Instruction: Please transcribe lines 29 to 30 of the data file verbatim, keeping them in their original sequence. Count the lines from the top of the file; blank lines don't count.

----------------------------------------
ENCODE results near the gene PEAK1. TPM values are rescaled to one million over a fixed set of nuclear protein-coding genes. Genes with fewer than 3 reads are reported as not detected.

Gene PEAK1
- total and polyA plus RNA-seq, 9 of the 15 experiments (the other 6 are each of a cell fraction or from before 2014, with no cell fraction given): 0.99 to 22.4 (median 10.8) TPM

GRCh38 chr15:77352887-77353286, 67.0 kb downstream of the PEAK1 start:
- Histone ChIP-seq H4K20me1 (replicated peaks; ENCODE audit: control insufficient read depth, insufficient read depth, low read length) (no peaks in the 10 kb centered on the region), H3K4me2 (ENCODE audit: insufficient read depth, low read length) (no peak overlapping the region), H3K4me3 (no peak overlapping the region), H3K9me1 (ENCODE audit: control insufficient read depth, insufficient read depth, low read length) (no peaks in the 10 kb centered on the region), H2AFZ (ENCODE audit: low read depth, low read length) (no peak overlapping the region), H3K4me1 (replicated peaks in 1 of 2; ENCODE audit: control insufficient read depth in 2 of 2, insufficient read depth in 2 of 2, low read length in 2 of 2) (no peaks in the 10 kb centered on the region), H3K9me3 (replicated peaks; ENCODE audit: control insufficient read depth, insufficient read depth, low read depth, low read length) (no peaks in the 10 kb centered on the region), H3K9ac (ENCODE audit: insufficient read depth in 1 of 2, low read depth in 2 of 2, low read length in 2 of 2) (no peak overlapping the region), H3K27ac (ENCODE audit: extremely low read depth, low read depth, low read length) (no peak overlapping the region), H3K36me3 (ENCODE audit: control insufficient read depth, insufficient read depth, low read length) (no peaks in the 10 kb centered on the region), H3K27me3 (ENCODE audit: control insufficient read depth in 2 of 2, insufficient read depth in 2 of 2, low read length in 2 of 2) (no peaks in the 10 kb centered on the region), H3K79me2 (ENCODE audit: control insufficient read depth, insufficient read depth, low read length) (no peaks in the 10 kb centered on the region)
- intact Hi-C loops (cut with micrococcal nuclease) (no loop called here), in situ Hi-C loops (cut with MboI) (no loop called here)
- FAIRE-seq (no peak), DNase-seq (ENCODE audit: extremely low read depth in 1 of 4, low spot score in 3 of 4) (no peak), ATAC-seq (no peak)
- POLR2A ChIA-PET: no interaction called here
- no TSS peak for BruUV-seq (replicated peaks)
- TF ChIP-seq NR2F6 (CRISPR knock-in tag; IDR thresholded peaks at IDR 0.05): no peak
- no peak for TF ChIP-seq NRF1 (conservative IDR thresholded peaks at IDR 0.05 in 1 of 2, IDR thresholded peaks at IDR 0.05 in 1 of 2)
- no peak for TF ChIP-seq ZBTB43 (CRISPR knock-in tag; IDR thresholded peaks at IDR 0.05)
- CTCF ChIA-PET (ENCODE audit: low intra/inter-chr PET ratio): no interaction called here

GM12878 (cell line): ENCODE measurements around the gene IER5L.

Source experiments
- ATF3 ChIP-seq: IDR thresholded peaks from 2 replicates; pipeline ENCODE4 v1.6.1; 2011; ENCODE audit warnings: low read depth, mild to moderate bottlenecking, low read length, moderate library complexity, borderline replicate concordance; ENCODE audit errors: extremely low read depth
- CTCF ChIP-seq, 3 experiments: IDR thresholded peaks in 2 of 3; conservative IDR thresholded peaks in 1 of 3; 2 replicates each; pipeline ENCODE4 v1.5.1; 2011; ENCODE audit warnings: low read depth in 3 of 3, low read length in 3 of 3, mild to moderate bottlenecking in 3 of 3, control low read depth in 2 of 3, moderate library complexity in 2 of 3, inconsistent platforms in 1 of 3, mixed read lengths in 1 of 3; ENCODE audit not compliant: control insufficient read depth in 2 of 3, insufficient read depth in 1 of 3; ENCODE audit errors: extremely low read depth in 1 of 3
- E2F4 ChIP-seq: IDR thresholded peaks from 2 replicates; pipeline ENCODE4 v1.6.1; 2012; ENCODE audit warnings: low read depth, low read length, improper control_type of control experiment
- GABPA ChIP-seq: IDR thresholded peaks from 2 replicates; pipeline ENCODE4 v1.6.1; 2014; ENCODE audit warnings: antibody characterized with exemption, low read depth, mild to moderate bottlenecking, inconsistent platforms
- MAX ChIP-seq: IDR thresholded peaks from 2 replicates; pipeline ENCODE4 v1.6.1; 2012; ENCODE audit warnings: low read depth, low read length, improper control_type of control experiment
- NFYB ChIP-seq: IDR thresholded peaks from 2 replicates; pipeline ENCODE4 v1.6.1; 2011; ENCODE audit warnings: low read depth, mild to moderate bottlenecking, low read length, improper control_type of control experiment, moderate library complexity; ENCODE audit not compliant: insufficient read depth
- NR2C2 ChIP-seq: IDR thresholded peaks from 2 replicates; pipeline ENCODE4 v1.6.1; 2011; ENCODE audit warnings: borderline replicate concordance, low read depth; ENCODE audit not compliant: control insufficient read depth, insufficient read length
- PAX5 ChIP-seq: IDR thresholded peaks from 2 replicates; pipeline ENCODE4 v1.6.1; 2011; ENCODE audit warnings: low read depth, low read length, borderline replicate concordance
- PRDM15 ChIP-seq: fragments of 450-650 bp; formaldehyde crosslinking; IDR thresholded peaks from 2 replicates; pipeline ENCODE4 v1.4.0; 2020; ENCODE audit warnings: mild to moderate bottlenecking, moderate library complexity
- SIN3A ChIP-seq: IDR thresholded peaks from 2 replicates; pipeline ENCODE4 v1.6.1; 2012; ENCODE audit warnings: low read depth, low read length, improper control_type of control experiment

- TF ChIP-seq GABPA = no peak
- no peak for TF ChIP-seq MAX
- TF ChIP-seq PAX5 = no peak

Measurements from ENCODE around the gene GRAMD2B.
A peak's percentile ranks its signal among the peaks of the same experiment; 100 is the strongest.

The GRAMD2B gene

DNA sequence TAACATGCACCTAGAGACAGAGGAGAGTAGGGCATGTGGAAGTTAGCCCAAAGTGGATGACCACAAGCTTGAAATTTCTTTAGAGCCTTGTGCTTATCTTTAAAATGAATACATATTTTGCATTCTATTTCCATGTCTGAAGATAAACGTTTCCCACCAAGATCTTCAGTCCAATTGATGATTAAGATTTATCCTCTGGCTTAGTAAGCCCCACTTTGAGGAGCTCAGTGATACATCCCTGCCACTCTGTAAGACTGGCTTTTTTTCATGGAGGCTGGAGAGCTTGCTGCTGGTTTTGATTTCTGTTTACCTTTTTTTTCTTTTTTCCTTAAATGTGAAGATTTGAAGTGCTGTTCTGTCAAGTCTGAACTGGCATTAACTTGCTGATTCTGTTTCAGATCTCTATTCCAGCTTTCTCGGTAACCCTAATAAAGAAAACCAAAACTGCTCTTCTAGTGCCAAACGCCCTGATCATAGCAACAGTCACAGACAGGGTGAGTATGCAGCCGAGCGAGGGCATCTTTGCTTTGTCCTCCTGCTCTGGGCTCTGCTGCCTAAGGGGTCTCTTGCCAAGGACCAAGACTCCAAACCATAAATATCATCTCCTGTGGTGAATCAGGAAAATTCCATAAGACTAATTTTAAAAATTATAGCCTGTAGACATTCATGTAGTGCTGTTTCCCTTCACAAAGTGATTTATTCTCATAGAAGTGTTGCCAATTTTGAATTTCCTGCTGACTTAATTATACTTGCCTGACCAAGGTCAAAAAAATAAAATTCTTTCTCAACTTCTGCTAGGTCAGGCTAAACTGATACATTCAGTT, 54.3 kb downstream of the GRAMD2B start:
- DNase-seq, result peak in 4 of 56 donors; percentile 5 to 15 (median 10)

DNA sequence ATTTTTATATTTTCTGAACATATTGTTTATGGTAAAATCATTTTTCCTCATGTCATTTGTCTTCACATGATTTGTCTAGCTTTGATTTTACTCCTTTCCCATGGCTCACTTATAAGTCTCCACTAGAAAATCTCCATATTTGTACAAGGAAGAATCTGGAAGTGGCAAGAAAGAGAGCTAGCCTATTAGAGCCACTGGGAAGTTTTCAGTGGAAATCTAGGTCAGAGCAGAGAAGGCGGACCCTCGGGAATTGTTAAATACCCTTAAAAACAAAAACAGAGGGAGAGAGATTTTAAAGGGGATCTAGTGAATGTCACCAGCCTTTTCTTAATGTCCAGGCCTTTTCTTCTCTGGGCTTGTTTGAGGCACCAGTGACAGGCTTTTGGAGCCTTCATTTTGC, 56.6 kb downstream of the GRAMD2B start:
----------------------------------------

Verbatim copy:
Measurements from ENCODE around the gene GRAMD2B.
A peak's percentile ranks its signal among the peaks of the same experiment; 100 is the strongest.